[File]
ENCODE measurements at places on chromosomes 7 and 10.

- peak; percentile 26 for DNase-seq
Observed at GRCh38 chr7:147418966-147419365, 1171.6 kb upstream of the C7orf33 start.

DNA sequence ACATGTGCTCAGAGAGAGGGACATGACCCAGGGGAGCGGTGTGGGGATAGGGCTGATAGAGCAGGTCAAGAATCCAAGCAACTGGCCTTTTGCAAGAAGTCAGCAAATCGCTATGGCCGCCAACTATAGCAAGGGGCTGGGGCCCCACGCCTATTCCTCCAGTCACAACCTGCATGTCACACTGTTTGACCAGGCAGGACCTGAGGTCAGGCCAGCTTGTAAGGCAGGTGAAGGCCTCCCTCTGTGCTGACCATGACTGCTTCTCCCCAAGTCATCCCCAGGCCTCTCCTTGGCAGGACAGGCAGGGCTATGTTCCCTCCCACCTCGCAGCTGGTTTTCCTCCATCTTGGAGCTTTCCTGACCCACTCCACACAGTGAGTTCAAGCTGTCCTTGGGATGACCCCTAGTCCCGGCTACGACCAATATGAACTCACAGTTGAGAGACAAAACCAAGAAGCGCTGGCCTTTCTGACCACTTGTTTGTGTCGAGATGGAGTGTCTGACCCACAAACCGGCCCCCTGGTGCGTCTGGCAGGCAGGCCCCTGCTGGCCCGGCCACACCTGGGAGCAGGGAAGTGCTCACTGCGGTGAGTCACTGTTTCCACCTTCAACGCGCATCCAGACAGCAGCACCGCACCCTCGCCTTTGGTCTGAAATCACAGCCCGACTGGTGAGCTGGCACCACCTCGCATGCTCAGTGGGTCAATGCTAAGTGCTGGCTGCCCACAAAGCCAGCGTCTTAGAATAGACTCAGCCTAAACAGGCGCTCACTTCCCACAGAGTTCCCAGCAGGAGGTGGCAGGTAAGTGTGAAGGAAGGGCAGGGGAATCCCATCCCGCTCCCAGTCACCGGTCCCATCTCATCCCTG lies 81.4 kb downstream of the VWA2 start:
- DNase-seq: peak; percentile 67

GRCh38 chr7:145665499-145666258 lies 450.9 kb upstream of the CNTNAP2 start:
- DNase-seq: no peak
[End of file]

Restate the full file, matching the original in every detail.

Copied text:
ENCODE measurements at places on chromosomes 7 and 10.

- peak; percentile 26 for DNase-seq
Observed at GRCh38 chr7:147418966-147419365, 1171.6 kb upstream of the C7orf33 start.

DNA sequence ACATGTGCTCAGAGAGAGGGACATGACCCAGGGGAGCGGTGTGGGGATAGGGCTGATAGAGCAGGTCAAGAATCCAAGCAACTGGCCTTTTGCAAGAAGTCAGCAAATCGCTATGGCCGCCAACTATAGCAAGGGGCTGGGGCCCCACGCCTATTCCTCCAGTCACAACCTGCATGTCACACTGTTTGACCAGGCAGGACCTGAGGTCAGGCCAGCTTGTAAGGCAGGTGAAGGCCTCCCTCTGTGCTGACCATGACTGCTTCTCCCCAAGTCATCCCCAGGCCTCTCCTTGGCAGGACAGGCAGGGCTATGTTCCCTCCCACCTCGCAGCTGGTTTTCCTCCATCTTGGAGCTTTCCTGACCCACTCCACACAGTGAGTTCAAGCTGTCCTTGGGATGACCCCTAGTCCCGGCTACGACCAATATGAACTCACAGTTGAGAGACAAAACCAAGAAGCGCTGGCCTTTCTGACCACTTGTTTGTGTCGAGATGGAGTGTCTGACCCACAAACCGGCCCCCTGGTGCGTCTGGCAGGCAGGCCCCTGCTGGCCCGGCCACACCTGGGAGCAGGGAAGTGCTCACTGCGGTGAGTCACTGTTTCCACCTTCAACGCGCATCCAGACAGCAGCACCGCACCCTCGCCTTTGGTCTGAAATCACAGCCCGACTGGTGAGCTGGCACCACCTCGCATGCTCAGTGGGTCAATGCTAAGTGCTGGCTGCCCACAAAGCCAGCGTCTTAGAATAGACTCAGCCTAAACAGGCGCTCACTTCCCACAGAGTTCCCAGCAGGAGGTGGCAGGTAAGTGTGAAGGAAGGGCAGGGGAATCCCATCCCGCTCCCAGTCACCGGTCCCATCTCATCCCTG lies 81.4 kb downstream of the VWA2 start:
- DNase-seq: peak; percentile 67

GRCh38 chr7:145665499-145666258 lies 450.9 kb upstream of the CNTNAP2 start:
- DNase-seq: no peak